The Strange Case of the Alchemist’s Daughter (The Extraordinary Adventures of the Athena Club #1)

by Theodora Goss

This is a female-centric, super fun romp of a story that focuses on the “daughters” of famous literary characters/monsters in a way that will thrill fans of Sherlock Holmes, Frankenstein, and Moreau.

Mary Jekyll’s mother has just died and she is now left without financial resources and must make her own way in the world as an orphan. Untangling her parents’ legal affairs leads to a mysterious amount of money her mother paid monthly for “Hyde”– the very unsavory associate blamed for a notorious murder. In untangling the mystery, Mary will encounter a secret society of scientists who in the name of science have experimented on women to create a motley group of ‘monsters’ that readers will happily identify from horror classics.

The overall theme of femininity, the fine line between science and ethics, the empowerment of women, and the fan-list of horror classics characters is sure to please. The narrative framework is that Catherine Moreau is “writing” their story and is often interrupted by complaints from the other characters. This is fun for about half of the book.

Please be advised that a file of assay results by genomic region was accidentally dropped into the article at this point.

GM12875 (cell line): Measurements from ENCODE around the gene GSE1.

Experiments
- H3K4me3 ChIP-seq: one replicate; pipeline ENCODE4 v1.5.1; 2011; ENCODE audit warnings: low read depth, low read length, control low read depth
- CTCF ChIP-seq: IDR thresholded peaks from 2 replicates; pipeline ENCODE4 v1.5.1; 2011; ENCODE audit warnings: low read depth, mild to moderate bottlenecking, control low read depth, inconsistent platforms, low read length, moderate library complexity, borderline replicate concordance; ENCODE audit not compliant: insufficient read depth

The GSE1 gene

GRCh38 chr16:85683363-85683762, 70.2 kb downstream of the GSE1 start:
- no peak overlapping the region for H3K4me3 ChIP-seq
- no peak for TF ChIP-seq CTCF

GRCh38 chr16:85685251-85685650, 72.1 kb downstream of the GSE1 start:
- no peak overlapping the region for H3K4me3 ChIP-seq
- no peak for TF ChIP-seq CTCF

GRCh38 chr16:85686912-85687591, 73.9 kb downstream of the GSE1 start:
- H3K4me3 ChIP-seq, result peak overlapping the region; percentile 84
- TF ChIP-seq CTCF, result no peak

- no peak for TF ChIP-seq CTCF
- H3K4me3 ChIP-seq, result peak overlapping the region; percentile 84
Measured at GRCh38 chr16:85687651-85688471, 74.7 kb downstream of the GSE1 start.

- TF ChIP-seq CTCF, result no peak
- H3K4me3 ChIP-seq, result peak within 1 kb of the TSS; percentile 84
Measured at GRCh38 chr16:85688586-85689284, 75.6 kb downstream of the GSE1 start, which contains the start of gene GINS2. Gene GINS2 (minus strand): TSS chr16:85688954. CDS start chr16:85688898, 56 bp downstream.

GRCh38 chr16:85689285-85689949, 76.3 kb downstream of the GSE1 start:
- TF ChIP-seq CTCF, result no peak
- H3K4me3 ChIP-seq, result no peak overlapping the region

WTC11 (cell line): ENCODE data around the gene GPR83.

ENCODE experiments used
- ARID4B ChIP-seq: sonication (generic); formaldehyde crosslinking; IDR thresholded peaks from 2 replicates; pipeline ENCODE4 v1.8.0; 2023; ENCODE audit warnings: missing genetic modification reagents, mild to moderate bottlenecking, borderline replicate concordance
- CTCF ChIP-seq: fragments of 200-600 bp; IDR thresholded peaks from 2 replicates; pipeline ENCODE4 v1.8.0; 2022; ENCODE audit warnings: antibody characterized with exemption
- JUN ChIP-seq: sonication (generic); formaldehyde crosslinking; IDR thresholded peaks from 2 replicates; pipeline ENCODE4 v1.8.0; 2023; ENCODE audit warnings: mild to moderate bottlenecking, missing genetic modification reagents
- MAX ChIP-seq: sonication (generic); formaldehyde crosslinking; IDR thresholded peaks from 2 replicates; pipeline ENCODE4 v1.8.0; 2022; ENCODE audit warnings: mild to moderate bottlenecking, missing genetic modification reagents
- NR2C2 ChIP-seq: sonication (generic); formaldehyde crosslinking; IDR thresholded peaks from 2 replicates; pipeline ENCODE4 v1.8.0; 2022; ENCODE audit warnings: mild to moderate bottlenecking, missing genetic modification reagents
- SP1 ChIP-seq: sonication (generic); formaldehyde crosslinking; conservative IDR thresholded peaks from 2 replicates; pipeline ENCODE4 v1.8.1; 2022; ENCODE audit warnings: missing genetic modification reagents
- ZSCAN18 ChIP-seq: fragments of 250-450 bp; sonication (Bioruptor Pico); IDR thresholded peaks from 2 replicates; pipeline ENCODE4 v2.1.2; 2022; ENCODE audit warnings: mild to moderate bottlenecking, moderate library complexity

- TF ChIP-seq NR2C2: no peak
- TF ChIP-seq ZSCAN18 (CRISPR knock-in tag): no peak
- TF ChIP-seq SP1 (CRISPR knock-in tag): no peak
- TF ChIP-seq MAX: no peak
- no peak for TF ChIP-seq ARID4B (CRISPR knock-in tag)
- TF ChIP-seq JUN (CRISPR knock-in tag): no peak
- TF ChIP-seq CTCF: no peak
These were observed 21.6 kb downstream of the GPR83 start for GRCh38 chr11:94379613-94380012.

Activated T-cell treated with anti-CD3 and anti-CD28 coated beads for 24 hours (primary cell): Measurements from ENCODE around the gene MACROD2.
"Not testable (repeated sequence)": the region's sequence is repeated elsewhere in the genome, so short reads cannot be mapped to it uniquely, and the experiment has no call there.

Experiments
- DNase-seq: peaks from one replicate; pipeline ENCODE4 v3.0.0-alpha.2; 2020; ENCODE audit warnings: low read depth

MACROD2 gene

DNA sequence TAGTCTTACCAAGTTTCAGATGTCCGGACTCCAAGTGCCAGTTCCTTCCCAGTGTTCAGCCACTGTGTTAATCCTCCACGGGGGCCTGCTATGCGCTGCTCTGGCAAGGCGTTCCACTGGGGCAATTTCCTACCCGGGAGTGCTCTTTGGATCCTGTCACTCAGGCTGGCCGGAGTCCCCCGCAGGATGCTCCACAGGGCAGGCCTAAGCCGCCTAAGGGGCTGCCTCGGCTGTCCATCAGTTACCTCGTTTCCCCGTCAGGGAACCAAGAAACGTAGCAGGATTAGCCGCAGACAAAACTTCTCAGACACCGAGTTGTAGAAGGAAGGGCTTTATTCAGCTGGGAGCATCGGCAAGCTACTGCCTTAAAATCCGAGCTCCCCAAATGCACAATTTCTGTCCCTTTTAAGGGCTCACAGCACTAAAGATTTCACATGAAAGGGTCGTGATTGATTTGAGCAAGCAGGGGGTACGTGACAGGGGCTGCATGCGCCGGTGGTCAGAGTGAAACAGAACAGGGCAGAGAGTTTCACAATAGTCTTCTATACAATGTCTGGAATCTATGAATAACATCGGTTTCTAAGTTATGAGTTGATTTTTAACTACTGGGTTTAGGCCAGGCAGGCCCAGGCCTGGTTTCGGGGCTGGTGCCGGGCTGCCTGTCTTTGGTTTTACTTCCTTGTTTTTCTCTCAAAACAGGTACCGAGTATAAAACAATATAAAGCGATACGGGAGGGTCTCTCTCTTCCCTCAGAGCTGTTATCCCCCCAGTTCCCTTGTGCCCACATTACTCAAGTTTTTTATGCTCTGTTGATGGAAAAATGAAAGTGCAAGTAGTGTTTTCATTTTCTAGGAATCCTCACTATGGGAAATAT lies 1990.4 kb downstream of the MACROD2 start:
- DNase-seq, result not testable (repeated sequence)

For the second half, I wanted to focus in more on their current mystery and have less of the extraneous chatter (the chatter was great at foreshadowing and drawing me into the story at first, but it became noise after that task was accomplished). By the time we got to Justine (Frankenstein)’s story, I have to admit I was skimming just to get back to the modern day plot developments.

So while super-fun, it did get a little bogged down at the end. Still, the story ends with an intriguing letter from someone named “Van Helsing” so I do have to read the next book just to see what spin Goss puts on that!